Part of this disavowal came from my annoyance with the possessive apostrophe in "women's history." Just because I was female didn't mean this was more my history than the male sitting next to me. I felt that with that apostrophe came the presumption that because I was a woman I should be interested in women's history. And I don't take kindly to presumptions. I was grateful for the civil rights this history had given me, but I was equally thankful for other gifts from my predecessors, like germ theory and the Emancipation Proclamation. I was a human. My history was the history of humanity - of women and men, West and East, Emperor and colonist, Native and settler. It was all my inheritance, and everyone else's too.

Monday, July 07, 2014

Another High School Caper

High School Shira was exactly as cool as she thought she was

By popular demand, Shirby's Dream World is proud to present another high school caper. This one is not as comedically tragic as the code red story, but it is equally shocking in its unpredictability. This is a story about a sentence that has haunted me with its thrilling complexity since the age of seventeen. A turn of phrase so mysterious that it transformed an otherwise normal school outing into a life-altering misadventure.

Every May, around forty students and four teachers spent a weekend up north at an entirely student-run leadership retreat. In 2007, I was one of those students. (I also went in 2008, but nothing nearly as remarkable happened that year). We played sports, did trust exercises, talked about school issues, and met people from different social groups. This was just before Guitar Hero invaded our lives, and so I view it fondly as one of my childhood's last weekends of innocent, wholesome fun. 
So effing cool

Tuesday, May 13, 2014

The Big Race

The Taste of Success (Spoiler Alert)


After a youth spent participating in competitive sports, my active lifestyle ground to a halt when I started University. My once admirable level of physical activity now maxed out in the walk to and from class. And given that I lived on campus, this would only be an acceptable amount of exertion if I was walking on my hands. And I was not. My diet, never much to brag about, consisted of whatever I didn't have to cook. The cafeteria was a daily indulgence, the snack bar a nightly friend, and Pizza-Pizza a biweekly comfort. At my peak, I would literally take a large bowl intended for the SALAD BAR and fill it with Lucky Charms. Oh, the innocence of youth!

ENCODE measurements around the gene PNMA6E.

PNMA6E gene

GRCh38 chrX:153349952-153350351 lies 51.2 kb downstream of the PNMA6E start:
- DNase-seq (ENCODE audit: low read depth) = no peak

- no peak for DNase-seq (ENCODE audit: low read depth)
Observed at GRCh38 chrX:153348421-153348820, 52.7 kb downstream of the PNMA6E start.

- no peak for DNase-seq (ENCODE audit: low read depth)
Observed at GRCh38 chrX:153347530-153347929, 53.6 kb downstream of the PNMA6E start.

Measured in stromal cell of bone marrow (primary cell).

Unsurprisingly, under this regimen I soon ballooned to mega-Shira proportions. Then I got a phone call informing me that I had made the Canadian Women's Soccer Team slated to compete at the Maccabiah Games. What are the Maccabiah Games, you ask? Thank you for asking. I'll tell you: The Maccabiah Games are basically the Jewish Olympics. Every four years, Jewish athletes from all over the world come to Israel to compete in their chosen sport. If you are now envisioning a bunch of Rabbis doing the 100m dash, you are not that far off.
The Canadian delegation schleps into the Opening Ceremonies

Wednesday, April 23, 2014

How I Won My Seder and You Can Too!

This post is dedicated to Rachael's night shift and Stein's bookmarks' bar. 

That's right, I sit at the head of the table and drink from a fishie cup

Seders are supposed to be a celebration of our freedom. We used to be slaves in Egypt, but God made the Egyptians drink blood and then killed their children, so now we're free! Seders are also meant to maximize the enjoyment of the kids - to keep them interested and excited as their four questions are answered. BUT, this is a tall order because seders are also long, heavily ritualized, and mostly conducted in a different language. Three things children (and their handlers) tend not to love. But fear not, dear readers, your Shirby has the answer:

Seder Bingo. 

Intrigued? I bet you are. Here's how it works...